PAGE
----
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Author Topic: Appending a Char onto a PChar  (Read 2581 times)

syntonica

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Re: Appending a Char onto a PChar
« Reply #15 on: December 24, 2019, 07:01:59 pm »
X should be null-terminated.
No, that is basically to prevent accidents by C programmers.
There is really no other reason to have a terminating zero in Pascal.
Pascal string types can even contain #0's in the middle of a string.
It is just that C programmers and API's do not understand that.
Code: Pascal  [Select][+][-]
  1. {$H+}
  2. var s: string = 'Merry'#0', Christmas';
  3. begin
  4.  writeln(PChar(s));
  5.  writeln(s);
  6. end.
Merry Christmas.... 8-)
Which is all fun and party balloons until you pass s to a C-function. Merry.

syntonica

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Re: Appending a Char onto a PChar
« Reply #16 on: December 24, 2019, 07:09:50 pm »
Please note that due to compatibility reasons Pascal generates runtime errors. If you want to have better named errors you need to include the SysUtils unit to your uses clause so that the exception handling mechanism is hooked. In that case you'll then get an EAccessViolation:
Thanks you! I couldn't figure out why my plug in was exiting at all, and taking the host with it, but O so silently! Tracing errors step by step just isn't fun, although I'm becoming quite adept at lldb sans the Xcode front end.


I'll have to check for SysUtils. I thought my main class invoked it, but it might be a different class in a different source...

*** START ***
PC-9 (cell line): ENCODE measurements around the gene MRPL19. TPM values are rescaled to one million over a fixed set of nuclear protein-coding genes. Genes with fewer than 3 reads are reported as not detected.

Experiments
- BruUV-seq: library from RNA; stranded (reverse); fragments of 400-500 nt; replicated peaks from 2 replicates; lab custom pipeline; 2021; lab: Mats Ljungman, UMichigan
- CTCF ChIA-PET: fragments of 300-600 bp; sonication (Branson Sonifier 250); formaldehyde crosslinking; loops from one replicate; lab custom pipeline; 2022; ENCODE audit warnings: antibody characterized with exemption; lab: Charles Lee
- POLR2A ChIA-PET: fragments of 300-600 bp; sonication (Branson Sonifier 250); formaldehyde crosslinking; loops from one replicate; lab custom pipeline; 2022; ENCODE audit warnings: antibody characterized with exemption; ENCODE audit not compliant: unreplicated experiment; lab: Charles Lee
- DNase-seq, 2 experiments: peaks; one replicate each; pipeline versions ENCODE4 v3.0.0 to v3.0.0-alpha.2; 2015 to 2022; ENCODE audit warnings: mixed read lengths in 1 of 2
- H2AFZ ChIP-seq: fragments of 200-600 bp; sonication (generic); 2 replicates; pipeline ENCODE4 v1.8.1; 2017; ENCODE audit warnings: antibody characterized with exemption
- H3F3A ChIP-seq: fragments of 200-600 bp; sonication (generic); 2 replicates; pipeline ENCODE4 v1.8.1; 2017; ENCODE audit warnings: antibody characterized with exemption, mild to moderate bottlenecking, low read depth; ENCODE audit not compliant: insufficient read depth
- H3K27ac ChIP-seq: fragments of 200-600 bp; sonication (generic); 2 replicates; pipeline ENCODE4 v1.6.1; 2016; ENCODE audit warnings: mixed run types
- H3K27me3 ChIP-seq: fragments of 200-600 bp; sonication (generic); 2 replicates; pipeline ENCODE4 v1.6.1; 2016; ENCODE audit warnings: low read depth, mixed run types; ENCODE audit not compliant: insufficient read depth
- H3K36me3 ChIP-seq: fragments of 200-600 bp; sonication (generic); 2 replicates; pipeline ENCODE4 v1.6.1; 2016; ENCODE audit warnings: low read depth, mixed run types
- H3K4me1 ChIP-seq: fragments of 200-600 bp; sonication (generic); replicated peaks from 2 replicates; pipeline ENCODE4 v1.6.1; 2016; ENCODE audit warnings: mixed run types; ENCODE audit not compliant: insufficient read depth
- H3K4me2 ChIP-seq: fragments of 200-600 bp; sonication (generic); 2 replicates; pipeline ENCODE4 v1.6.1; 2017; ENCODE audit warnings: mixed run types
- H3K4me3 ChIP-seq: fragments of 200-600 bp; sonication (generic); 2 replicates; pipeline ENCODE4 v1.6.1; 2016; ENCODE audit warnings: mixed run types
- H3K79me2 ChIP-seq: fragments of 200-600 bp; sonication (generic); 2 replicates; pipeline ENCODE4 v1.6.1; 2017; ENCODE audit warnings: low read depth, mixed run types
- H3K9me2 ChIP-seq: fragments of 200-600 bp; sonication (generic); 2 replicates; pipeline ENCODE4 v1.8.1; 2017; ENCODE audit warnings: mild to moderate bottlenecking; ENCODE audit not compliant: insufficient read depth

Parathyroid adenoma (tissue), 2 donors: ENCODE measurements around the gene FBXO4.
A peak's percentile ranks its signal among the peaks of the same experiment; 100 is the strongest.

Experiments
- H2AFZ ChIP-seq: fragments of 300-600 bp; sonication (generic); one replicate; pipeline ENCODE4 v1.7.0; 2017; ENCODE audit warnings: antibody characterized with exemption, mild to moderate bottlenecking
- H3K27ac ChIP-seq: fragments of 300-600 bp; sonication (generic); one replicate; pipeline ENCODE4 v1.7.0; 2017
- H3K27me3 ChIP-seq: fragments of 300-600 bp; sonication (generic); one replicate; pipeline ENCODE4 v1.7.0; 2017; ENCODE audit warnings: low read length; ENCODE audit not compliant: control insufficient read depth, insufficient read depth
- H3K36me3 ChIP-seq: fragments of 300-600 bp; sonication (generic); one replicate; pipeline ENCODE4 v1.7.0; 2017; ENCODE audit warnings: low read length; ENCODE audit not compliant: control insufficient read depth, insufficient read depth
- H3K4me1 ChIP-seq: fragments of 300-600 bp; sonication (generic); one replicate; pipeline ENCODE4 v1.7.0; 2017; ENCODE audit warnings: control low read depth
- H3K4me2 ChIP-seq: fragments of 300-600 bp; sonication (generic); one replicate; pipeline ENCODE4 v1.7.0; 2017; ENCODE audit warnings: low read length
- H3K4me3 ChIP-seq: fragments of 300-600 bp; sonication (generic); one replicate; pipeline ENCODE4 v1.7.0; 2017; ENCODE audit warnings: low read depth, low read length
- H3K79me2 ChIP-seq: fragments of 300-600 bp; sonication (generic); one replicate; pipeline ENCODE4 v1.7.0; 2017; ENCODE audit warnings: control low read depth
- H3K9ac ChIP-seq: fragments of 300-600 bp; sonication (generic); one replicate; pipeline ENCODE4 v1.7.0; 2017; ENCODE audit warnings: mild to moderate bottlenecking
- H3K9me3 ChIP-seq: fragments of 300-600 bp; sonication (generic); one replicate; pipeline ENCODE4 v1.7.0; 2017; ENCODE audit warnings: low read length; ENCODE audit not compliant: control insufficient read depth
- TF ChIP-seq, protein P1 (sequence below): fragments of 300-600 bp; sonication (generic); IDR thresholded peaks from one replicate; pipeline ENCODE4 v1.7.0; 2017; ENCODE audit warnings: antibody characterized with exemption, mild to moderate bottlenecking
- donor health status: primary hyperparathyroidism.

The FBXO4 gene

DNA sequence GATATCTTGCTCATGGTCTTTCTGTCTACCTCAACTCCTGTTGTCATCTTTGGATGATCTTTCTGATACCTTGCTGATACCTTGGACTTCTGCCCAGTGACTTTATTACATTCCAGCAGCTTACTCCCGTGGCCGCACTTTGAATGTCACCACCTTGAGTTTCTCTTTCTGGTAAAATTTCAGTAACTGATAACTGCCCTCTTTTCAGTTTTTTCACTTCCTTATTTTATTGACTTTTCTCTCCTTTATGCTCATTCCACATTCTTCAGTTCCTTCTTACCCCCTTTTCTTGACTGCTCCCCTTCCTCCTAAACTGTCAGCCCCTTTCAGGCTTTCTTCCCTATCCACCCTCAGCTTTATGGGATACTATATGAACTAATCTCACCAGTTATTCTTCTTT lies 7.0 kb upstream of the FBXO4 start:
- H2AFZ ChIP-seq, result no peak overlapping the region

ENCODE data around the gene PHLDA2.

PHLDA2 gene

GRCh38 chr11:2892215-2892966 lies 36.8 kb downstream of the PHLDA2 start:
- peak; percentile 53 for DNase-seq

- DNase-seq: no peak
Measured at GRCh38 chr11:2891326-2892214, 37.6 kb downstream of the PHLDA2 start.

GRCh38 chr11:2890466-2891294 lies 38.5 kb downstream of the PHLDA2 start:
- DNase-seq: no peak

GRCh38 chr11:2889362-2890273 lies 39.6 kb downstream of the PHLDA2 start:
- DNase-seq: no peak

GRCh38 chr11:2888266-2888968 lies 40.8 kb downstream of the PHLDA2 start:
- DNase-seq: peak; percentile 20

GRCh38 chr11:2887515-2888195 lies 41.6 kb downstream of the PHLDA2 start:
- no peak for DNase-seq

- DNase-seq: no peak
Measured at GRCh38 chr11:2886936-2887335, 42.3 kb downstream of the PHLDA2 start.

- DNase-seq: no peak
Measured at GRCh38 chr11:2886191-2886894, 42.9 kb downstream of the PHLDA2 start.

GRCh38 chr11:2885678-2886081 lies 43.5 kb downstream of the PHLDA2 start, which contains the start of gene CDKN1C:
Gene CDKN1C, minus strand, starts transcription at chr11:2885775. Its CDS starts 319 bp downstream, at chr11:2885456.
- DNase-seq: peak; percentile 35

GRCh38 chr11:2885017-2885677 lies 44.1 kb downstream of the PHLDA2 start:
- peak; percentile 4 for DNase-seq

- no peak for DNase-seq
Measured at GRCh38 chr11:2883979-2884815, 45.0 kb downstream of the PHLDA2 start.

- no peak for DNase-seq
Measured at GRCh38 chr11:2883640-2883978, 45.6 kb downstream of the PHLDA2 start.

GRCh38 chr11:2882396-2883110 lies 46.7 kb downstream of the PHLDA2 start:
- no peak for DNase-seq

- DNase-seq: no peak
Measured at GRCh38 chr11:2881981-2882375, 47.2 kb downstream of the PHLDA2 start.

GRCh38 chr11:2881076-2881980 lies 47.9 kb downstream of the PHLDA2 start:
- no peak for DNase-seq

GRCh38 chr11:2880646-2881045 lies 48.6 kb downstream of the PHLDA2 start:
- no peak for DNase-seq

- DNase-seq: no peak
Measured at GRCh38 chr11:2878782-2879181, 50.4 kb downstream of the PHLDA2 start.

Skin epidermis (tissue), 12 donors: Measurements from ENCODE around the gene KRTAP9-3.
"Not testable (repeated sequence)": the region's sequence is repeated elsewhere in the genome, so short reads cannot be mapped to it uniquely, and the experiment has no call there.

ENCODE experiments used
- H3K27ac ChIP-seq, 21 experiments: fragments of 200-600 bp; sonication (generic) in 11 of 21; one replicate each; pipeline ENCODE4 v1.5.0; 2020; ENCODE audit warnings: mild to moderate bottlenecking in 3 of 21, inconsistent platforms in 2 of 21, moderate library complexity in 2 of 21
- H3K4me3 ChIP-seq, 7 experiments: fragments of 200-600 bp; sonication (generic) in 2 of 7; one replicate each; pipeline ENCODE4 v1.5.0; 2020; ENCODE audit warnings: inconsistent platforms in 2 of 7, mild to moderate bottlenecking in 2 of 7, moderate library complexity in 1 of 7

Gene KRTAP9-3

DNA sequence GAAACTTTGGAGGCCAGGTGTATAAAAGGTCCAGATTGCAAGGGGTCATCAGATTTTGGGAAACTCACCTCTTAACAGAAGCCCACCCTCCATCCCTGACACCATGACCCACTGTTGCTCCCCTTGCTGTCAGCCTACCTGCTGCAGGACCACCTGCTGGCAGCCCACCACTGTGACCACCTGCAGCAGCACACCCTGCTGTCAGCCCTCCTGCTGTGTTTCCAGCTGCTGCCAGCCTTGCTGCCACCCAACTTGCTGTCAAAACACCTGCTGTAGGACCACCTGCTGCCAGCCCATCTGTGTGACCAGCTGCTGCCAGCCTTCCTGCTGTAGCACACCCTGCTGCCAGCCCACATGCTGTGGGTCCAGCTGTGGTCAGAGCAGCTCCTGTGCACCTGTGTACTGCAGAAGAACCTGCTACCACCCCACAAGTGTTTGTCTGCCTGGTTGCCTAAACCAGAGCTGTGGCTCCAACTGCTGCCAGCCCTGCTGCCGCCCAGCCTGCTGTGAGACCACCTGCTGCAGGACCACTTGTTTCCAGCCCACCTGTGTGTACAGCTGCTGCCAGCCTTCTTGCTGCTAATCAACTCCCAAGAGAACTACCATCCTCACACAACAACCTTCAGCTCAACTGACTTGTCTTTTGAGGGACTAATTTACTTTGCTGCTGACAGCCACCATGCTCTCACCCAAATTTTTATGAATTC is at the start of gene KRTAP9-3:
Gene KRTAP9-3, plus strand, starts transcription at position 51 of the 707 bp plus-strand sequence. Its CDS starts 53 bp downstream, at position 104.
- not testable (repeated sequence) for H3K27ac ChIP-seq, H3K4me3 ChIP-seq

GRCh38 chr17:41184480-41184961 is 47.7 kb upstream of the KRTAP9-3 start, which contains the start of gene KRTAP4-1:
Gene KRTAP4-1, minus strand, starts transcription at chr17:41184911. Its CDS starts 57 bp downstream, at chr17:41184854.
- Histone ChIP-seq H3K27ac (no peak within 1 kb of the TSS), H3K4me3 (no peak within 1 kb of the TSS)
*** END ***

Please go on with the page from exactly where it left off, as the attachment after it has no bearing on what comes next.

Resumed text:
syntonica

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Re: Appending a Char onto a PChar
« Reply #17 on: December 24, 2019, 07:12:45 pm »
My plugin kept politely exiting with a code 217, which apparently means Bye! and No, I'm not giving you an error report! I think it's right up there with Java's "Object is not an instance of an Object." Can't anyone just say that it's a nil pointer?  ::)
Not always, access to uninitialized memory area will generate the same RTE. Compile with -gl to get stacktrace when that access violation happens.
Okay, maybe not a nil pointer, but still uninitialized. Thank you for the tip!

PascalDragon

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Re: Appending a Char onto a PChar
« Reply #18 on: December 24, 2019, 07:51:25 pm »
X should be null-terminated.
No, that is basically to prevent accidents by C programmers.
There is really no other reason to have a terminating zero in Pascal.
Pascal string types can even contain #0's in the middle of a string.
It is just that C programmers and API's do not understand that.
Code: Pascal  [Select][+][-]
  1. {$H+}
  2. var s: string = 'Merry'#0', Christmas';
  3. begin
  4.  writeln(PChar(s));
  5.  writeln(s);
  6. end.
Merry Christmas.... 8-)
Which is all fun and party balloons until you pass s to a C-function. Merry.
As long as the C-function does not modify it, it will work. Otherwise you can use StrNew(PChar(YourStr)) to retrieve a copied PChar of your string.

I'll have to check for SysUtils. I thought my main class invoked it, but it might be a different class in a different source...
It is enough if at least one unit uses the SysUtils unit.

syntonica

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Re: Appending a Char onto a PChar
« Reply #19 on: December 24, 2019, 08:35:24 pm »
As long as the C-function does not modify it, it will work. Otherwise you can use StrNew(PChar(YourStr)) to retrieve a copied PChar of your string.